Beating the weather (24-25 July 2020)

The forecast had been pretty adamant, and unfortunately unchanging, all week. Rain was coming and it was coming on Saturday and Sunday. Surely it would move out a day, or diminish, as rain forecasts so often so in NSW. But no. So, we seized the weather window and headed out early on Friday morning. We probably would have left a little later but for workday traffic to contend with! Subsequently our earliest walking start in a long time – packs on and on our way by 8:15am.


A balmy 4°C in the Wattle Ridge car park at 8am

It was somewhat disconcerting walking in cloud. We were expecting it to burn off fairly quickly but eventually we got underneath it and began to be able to see a bit further than a few metres. We hadn’t walked Starlights Track since the fires, and it was almost like walking a new track. Being able to see the creek was definitely new. (which maybe had also had a bit of a scour-out from the floods?)


Walking in the cloud

We’d heard a rumour that Emmetts Flat (or the area which everyone refers to as Emmetts Flat which isn’t technically Emmetts Flat) had been ‘destroyed’ by the floods. I’d taken that to mean it had been washed away. However it is still there. It looks a bit different. The weeds are on steroids and taking over. It’s not quite the place I visited back in 2016 on a day trip which made me contrive an overnight trip just so I could camp there! It’s obviously still getting plenty of use judging by the amount of campfire ash.


Unfortunately the weeds have taken over much of Emmetts Flat

After filling up water at Troys Creek we headed downstream on the Nattai. We were now in new territory. The going was pretty easy, alternating between walking on the sandy river bed, or following wombat trails on the slopey embankment. The cloud had gone, the sun was shining and there was no wind. Another stellar day in the Nattai.


Flat, straight, sandy section of the Nattai

We liked the junction of the Wanganderry and Nattai so much we had an early lunch. Though to be fair breakfast had been at 6am. It felt a little like those magical places in books where a sleep spell has been cast and all you want to do is lie down and have a nap. (Un?)Fortunately for Tom I was there to break the spell, crack the whip and keep us going!


Lunch at the junction of Nattai River & Wanganderry creek


Interesting log. Presumably submerged at some point?

Having descended into the valley we didn’t plan on staying there. We had to climb back out again for our intended high camp. It was a warm winter’s day, and a drink was welcome when we found a flowing side creek just before the climb started in earnest.


Bush taps!

I felt like I was crawling but eventually we plodded our way up the spur. These high camps definitely have their downsides with needing to lug water!


Almost at the top

As far as 500m climbs go it was a pretty good one, with some easy scrambling to get up through the cliff line. At the top we headed out to the end of a point where there was a fabulous rocky outcrop. Once again the combination of sun, no wind and sleep was mixing to cast a spell of inertia. But we still needed to find a campsite for the night, so back to the packs we went. (In retrospect I wish we’d just taken the packs out with us and camped there!)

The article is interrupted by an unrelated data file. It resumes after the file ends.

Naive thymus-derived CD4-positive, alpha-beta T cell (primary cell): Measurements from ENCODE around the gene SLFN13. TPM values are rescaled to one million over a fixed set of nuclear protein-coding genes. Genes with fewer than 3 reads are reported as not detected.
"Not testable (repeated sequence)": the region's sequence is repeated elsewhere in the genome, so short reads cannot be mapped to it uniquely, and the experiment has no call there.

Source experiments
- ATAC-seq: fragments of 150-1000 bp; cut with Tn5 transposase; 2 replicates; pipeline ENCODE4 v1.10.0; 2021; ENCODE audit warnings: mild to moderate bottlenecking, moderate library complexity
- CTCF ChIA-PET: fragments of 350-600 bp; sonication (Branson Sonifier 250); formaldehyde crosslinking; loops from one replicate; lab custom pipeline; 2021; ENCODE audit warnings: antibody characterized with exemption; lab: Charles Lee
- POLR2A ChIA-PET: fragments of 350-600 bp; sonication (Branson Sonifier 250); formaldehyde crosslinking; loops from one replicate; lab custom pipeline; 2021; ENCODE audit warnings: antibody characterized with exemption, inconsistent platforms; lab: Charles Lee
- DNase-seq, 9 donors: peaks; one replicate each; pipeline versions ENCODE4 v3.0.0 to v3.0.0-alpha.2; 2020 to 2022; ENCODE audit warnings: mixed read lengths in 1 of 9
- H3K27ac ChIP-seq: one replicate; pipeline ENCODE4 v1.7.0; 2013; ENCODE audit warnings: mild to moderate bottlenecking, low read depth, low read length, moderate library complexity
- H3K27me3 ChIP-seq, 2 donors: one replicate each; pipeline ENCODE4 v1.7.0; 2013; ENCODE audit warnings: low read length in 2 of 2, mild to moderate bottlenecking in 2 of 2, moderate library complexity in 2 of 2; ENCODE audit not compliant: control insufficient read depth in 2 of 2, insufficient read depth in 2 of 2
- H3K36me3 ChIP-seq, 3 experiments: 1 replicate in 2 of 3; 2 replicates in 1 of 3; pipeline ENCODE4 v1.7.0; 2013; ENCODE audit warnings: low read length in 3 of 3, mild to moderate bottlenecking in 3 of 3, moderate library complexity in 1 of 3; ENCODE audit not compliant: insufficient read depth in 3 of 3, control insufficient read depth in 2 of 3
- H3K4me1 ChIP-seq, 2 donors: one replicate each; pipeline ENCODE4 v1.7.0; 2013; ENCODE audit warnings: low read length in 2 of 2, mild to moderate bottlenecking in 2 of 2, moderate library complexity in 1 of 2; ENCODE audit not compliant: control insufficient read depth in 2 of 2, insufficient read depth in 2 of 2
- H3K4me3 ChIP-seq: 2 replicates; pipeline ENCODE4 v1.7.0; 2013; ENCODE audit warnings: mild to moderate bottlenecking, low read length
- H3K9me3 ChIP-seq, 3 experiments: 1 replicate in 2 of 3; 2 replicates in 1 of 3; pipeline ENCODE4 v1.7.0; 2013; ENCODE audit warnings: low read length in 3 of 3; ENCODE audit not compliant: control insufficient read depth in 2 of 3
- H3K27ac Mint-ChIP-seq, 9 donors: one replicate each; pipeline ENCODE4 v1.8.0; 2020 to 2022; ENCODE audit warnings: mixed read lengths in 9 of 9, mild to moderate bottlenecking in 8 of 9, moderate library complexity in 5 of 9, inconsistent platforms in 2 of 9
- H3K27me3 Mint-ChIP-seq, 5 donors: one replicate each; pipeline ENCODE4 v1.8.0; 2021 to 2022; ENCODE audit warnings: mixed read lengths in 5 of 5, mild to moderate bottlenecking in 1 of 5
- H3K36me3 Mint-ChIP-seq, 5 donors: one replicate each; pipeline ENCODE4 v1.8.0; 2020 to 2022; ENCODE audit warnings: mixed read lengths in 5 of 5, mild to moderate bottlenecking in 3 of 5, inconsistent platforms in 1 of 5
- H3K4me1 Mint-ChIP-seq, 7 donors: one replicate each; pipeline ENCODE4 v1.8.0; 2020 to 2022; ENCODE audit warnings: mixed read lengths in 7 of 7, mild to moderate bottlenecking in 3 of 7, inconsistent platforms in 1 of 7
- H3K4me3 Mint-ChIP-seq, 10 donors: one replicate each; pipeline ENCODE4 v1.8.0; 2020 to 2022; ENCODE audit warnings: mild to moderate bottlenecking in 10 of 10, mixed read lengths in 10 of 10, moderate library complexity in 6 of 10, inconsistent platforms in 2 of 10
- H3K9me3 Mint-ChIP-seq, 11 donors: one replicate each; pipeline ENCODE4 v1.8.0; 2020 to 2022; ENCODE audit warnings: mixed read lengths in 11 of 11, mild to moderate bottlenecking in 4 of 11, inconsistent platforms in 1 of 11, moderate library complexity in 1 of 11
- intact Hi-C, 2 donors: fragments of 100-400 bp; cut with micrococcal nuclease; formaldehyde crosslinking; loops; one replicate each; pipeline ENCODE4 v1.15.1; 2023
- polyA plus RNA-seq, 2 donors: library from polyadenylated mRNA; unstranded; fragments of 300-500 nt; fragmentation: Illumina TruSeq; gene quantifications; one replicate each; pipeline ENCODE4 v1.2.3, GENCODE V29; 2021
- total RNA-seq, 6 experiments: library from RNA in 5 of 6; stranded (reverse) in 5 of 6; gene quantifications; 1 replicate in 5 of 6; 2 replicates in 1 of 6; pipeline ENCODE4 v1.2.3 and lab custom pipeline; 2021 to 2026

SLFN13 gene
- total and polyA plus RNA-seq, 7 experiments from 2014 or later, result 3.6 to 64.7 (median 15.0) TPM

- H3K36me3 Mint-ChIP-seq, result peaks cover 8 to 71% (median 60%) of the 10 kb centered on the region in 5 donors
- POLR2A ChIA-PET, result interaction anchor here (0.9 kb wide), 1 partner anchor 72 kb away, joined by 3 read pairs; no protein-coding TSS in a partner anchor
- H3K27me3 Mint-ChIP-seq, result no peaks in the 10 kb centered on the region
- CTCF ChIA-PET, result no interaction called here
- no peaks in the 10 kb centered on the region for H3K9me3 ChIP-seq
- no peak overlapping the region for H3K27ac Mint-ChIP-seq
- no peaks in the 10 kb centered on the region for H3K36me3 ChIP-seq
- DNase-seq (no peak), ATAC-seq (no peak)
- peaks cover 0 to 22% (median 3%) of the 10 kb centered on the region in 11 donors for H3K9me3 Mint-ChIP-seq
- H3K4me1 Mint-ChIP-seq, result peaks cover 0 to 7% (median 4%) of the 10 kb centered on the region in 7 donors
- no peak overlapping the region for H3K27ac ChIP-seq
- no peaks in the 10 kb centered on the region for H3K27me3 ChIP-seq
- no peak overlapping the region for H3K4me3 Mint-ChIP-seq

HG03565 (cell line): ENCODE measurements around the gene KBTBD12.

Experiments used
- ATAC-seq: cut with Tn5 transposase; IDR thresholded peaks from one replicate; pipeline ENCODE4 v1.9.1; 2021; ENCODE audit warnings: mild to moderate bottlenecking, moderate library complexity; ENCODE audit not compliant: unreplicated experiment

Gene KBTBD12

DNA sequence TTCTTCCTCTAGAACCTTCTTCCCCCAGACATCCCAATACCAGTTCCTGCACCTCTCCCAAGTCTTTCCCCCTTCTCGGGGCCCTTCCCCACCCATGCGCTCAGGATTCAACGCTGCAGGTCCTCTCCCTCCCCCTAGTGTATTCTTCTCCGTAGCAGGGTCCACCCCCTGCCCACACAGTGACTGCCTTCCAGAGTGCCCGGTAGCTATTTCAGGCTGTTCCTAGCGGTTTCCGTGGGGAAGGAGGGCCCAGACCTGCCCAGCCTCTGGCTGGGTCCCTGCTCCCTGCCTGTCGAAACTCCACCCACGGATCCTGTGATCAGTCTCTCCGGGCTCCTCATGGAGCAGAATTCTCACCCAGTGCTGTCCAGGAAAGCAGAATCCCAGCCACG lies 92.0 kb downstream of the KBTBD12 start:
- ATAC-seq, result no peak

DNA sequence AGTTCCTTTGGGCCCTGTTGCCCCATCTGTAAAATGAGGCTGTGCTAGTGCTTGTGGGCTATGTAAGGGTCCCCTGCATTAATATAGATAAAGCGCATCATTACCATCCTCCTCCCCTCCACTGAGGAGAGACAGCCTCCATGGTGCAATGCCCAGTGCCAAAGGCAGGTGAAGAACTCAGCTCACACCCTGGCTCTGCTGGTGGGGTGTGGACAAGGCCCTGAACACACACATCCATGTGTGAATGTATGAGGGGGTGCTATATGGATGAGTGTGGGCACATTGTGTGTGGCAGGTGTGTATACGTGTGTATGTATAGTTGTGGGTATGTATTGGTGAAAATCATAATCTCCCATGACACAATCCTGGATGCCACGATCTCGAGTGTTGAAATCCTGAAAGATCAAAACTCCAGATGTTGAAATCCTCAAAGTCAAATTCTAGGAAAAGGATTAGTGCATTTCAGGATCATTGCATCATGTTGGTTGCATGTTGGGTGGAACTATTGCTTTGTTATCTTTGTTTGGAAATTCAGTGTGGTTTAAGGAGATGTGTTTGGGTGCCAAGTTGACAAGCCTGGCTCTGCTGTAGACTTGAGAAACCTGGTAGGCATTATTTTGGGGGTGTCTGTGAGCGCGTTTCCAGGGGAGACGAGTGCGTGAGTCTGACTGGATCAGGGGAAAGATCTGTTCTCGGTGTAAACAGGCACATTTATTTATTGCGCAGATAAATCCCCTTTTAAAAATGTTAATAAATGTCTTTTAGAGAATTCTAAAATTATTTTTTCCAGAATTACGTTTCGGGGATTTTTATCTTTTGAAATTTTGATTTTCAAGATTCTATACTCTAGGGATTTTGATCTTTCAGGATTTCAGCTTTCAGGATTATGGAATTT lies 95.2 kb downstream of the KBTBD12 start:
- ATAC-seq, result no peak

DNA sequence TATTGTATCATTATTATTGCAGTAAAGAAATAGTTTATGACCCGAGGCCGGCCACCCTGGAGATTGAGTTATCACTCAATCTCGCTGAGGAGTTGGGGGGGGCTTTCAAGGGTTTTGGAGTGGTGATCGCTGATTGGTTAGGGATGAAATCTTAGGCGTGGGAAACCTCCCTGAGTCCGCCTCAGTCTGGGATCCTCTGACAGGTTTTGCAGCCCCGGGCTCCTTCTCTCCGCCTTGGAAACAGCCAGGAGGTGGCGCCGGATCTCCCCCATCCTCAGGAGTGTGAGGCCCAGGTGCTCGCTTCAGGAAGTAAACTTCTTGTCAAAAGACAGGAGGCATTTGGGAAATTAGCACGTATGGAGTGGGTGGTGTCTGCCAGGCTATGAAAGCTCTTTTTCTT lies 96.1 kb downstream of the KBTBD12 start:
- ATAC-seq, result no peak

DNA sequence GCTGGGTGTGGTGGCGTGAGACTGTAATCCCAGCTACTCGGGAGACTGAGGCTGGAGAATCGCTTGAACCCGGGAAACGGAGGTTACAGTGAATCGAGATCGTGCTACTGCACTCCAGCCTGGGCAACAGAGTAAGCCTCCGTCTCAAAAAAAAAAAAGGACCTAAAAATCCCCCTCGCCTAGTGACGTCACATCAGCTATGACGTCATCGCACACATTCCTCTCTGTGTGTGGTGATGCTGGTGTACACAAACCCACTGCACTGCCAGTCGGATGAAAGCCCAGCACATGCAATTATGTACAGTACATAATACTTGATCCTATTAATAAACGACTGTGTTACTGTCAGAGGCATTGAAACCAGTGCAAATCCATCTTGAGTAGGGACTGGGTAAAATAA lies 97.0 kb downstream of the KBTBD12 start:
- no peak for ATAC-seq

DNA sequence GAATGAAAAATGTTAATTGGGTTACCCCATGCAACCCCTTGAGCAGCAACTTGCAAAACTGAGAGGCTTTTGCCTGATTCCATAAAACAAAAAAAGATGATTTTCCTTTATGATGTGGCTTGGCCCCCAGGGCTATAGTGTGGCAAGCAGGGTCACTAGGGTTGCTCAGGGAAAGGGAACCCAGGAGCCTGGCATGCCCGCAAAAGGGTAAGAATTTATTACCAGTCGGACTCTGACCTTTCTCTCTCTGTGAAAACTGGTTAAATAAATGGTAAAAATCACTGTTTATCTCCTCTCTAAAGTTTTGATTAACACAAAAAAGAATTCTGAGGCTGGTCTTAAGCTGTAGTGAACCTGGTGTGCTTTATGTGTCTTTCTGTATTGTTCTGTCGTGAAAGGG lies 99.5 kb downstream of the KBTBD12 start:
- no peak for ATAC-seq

Speccy look-out. With its own pool

We were both pretty tired by now. The spot Tom had chosen from the map for a camp didn’t seem that far away, but my legs felt differently. It was relatively slow going as the fire had been of low intensity. Then we missed the turn-off and ended up on the next ridge.


Views galore

Backtracking we found an amazing happy hour spot. Just lacked any good camping near by… A few minutes away we found a flat spot amongst the trees which would do. Despite our early start we didn’t have long till sunset. We enjoyed the views and lack of wind before retreating to our camp for a surprisingly mild evening around the campfire.


Nice happy hour spot

We were woken by the planes overhead, presumably on their way in to land as soon as the curfew ended at 6am. I don’t know how many planes it would have been pre-covid but it was only 2 this morning. Tom got up to go and check out pre-sunrise, but from what I could see it wasn’t worth getting up too much before sunrise. As I arrived at the cliff-edge the cloud apparently rose out of the valley when previously the cliffs were visible.


Photographer has another thing to add to his whinge list – too much valley cloud

The cloud obscuring everything at least meant Tom was focussed on eating breakfast rather than taking photos! It teased us for a bit, revealing cliff tops and then hiding them again. Eventually some good views opened up.


Still, it was a pretty good breakfast spot in the end

We had agreed to get moving fairly early since the BOM forecast was for rain to come through from late morning (though the Norwegians didn’t have anything in the area till after 6pm). But with the “atmospheric conditions” (i.e. photo faffing) we didn’t get moving till 9am.


The campsite was nothing to rave about

We headed out to another viewpoint before following a series of ridges to a fire trail we’d walked on a previous trip. You don’t realise how slow you’re moving, even on relatively easy, off-track until you get onto a fire trail! The fire trail was a slog which we broke up with lunch. No sign of any rain by the time we got to the cars in the early afternoon, though it was on the radar in the north.


Not all cliffs and views (sadly)

Another great weekend in the bush, very confusing to be home mid-afternoon on a Saturday despite being out overnight.